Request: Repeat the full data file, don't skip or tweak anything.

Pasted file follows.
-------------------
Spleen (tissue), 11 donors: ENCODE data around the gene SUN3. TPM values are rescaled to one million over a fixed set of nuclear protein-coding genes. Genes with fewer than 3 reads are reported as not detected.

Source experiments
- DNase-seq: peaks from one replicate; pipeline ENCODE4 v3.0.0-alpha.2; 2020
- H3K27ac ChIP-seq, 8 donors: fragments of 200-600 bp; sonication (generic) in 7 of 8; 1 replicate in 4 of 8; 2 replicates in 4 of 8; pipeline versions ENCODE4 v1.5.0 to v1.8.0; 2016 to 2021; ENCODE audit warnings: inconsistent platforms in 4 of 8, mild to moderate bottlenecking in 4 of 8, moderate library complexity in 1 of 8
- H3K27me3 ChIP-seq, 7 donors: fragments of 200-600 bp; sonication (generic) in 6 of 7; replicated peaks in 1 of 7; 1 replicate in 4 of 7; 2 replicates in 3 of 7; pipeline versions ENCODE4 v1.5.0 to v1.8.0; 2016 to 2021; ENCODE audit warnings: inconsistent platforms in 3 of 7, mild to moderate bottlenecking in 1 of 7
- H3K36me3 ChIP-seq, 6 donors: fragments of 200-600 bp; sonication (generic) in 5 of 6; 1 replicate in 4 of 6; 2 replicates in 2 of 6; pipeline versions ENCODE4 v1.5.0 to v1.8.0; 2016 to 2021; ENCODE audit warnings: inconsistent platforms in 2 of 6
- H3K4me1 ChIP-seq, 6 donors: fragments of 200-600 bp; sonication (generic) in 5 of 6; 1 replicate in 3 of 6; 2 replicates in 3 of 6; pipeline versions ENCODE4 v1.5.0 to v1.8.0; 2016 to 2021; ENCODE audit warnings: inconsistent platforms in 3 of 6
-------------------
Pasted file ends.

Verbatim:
Spleen (tissue), 11 donors: ENCODE data around the gene SUN3. TPM values are rescaled to one million over a fixed set of nuclear protein-coding genes. Genes with fewer than 3 reads are reported as not detected.

Source experiments
- DNase-seq: peaks from one replicate; pipeline ENCODE4 v3.0.0-alpha.2; 2020
- H3K27ac ChIP-seq, 8 donors: fragments of 200-600 bp; sonication (generic) in 7 of 8; 1 replicate in 4 of 8; 2 replicates in 4 of 8; pipeline versions ENCODE4 v1.5.0 to v1.8.0; 2016 to 2021; ENCODE audit warnings: inconsistent platforms in 4 of 8, mild to moderate bottlenecking in 4 of 8, moderate library complexity in 1 of 8
- H3K27me3 ChIP-seq, 7 donors: fragments of 200-600 bp; sonication (generic) in 6 of 7; replicated peaks in 1 of 7; 1 replicate in 4 of 7; 2 replicates in 3 of 7; pipeline versions ENCODE4 v1.5.0 to v1.8.0; 2016 to 2021; ENCODE audit warnings: inconsistent platforms in 3 of 7, mild to moderate bottlenecking in 1 of 7
- H3K36me3 ChIP-seq, 6 donors: fragments of 200-600 bp; sonication (generic) in 5 of 6; 1 replicate in 4 of 6; 2 replicates in 2 of 6; pipeline versions ENCODE4 v1.5.0 to v1.8.0; 2016 to 2021; ENCODE audit warnings: inconsistent platforms in 2 of 6
- H3K4me1 ChIP-seq, 6 donors: fragments of 200-600 bp; sonication (generic) in 5 of 6; 1 replicate in 3 of 6; 2 replicates in 3 of 6; pipeline versions ENCODE4 v1.5.0 to v1.8.0; 2016 to 2021; ENCODE audit warnings: inconsistent platforms in 3 of 6